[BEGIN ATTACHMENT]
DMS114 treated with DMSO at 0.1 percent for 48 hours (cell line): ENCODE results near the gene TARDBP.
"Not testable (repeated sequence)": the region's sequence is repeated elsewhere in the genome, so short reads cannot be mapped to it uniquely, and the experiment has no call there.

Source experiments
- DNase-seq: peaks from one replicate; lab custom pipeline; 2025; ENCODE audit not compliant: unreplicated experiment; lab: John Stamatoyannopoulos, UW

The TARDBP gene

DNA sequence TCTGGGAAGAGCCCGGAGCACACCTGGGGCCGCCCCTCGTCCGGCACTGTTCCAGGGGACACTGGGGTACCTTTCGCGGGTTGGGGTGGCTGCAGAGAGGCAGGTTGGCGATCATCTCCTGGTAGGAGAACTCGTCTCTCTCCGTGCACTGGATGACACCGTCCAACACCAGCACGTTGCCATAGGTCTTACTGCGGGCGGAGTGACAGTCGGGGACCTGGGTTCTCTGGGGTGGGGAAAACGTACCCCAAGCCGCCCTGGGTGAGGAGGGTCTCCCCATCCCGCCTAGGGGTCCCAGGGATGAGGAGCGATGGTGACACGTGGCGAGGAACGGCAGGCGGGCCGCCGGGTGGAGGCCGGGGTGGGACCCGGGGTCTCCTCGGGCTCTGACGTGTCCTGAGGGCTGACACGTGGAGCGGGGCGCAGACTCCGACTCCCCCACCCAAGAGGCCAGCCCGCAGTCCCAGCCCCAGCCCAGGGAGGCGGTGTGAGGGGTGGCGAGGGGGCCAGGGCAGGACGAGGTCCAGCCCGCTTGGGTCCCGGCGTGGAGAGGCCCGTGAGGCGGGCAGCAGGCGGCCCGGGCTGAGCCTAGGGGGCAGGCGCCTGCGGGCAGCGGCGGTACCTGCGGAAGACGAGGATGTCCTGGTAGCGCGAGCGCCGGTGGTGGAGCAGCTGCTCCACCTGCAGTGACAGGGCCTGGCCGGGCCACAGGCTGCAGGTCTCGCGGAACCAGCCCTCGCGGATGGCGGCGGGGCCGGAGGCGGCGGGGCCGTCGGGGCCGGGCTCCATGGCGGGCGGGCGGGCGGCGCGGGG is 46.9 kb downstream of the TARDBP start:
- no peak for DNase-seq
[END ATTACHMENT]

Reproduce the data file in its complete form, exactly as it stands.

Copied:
DMS114 treated with DMSO at 0.1 percent for 48 hours (cell line): ENCODE results near the gene TARDBP.
"Not testable (repeated sequence)": the region's sequence is repeated elsewhere in the genome, so short reads cannot be mapped to it uniquely, and the experiment has no call there.

Source experiments
- DNase-seq: peaks from one replicate; lab custom pipeline; 2025; ENCODE audit not compliant: unreplicated experiment; lab: John Stamatoyannopoulos, UW

The TARDBP gene

DNA sequence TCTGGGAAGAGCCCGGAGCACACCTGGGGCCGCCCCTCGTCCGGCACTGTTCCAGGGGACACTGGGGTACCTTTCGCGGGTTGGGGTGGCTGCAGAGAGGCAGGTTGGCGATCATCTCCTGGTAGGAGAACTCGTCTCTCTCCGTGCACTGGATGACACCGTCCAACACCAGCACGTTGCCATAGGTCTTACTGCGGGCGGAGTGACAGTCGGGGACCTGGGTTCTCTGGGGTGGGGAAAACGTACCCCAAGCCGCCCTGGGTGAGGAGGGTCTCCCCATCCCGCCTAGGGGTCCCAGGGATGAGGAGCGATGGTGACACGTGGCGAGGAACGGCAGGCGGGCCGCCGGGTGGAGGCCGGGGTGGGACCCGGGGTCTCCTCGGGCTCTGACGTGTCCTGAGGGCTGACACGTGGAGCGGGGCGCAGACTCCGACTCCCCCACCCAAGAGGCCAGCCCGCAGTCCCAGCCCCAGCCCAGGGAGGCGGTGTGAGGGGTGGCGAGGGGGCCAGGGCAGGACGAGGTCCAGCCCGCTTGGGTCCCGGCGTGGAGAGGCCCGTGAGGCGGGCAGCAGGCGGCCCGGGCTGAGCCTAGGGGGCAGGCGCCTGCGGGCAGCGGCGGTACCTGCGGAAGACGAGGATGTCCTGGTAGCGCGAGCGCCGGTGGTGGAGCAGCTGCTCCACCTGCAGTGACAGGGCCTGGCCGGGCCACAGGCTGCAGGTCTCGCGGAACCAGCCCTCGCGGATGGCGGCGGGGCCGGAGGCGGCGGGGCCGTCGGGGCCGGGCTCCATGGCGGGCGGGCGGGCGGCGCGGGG is 46.9 kb downstream of the TARDBP start:
- no peak for DNase-seq